SM: I very much resonate with the idea within Bauhaus that everything has to be efficient and stripped back to its essential core. You find meaning within minimalism—stripping away any kind of decorative elements. I very much do that with my work. I focus in on one key element which might be a material effect or a certain lighting moment, and the whole shape and the way that the object is produced is to highlight that singular thing. There’s no embellishing or unnecessary things around. It’s very much stripped to its essentials.
What was also very pioneering at the time was that you didn’t have to be stuck to one discipline as an artist or a designer. And I like this idea of working together, and one discipline informing the other, and finding these cross-inspirations within these collaborations.
WW: In this process, were there stories of women in Bauhaus that you knew or any discoveries for you along the way?
SM: I was surprised by the amount of students that were female at the Bauhaus. You just never heard about it, really. And even in my studies, there are a few key figures that everyone knows, like Marianne Brandt, but there’s a whole forgotten group of students that were part of that movement. And that was very much the sign of the times when the male figures within collaborations would get the sole recognition.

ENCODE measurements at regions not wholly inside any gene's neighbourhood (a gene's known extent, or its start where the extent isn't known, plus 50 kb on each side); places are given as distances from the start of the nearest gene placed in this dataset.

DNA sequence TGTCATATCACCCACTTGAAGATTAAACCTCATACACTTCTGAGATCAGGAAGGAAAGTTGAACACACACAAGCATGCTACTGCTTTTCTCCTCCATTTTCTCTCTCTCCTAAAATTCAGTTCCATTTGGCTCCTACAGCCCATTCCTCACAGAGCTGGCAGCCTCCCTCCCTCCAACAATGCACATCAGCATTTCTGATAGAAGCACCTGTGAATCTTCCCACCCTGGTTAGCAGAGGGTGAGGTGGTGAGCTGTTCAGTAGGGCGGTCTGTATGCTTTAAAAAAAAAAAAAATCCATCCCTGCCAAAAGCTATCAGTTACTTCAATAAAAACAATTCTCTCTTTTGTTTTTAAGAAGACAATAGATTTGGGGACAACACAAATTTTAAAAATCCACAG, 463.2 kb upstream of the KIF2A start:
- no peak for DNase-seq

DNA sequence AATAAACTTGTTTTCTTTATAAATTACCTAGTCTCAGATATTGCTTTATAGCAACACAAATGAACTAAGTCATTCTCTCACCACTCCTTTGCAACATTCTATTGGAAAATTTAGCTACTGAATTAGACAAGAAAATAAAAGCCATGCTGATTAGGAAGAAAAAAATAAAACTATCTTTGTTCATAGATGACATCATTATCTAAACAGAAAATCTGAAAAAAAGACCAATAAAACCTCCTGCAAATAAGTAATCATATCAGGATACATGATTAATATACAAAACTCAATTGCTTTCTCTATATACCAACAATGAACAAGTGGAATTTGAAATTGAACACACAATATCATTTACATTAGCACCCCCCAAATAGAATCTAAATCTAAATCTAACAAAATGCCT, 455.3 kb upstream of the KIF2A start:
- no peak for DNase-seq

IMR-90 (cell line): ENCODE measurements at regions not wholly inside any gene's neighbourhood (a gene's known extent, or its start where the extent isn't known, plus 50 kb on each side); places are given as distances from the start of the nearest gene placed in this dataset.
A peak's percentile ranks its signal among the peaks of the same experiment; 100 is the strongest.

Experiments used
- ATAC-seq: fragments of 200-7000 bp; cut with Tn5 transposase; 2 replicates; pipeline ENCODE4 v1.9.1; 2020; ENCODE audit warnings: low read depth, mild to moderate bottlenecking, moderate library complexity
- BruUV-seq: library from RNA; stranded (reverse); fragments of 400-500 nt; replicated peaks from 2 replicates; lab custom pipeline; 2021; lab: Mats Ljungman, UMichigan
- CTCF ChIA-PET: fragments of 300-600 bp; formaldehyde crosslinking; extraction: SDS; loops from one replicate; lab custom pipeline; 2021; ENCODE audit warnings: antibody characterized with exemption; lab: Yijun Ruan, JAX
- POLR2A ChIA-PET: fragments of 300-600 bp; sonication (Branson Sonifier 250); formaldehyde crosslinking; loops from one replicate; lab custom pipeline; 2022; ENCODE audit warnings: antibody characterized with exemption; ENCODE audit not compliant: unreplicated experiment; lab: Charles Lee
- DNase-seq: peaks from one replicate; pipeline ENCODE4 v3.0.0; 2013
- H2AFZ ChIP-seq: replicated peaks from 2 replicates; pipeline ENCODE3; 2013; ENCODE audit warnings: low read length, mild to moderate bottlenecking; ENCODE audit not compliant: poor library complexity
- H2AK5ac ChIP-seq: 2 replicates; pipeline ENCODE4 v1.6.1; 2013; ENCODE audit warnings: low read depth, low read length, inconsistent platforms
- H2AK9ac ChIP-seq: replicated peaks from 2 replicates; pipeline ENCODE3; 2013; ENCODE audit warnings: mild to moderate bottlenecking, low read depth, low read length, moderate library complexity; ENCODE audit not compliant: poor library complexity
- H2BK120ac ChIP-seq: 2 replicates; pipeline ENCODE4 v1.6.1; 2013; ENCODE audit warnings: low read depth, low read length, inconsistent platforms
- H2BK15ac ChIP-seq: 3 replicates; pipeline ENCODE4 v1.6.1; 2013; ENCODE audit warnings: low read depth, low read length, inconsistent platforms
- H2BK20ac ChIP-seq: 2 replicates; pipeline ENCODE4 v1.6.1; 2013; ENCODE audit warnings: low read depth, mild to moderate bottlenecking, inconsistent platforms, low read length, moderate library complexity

Within the auditorium at the school, which is a very interesting space, the seating is historically known as designed by a male designer, Marcel Breuer. But the textile was done by one of the female Bauhaus women, Gunta Stölzl. It’s super revolutionary because it’s very thin but tough, and very engineered. It doesn’t just look good aesthetically. It’s a material science project.
WW: Can you tell us about the process of mentoring the five artists, Lauren Januhowski, Jasmine Deporta, Kristin Chan, Gloria Fan Duan, and Talia Golchin?
SM: The group of five artists was selected on the quality of their work, but also very much taking into account their diverse backgrounds geographically, culturally, and the medium in which they work. The whole project, in the beginning, was done via screen, so we got to know each other through the computer with some group conversations but also a lot of one-on-one. And then we met in person at the Bauhaus in Dessau. That was the first time we all met each other, which is quite a magical place for that to happen. We also stayed in the old student apartments. It was really, really cool.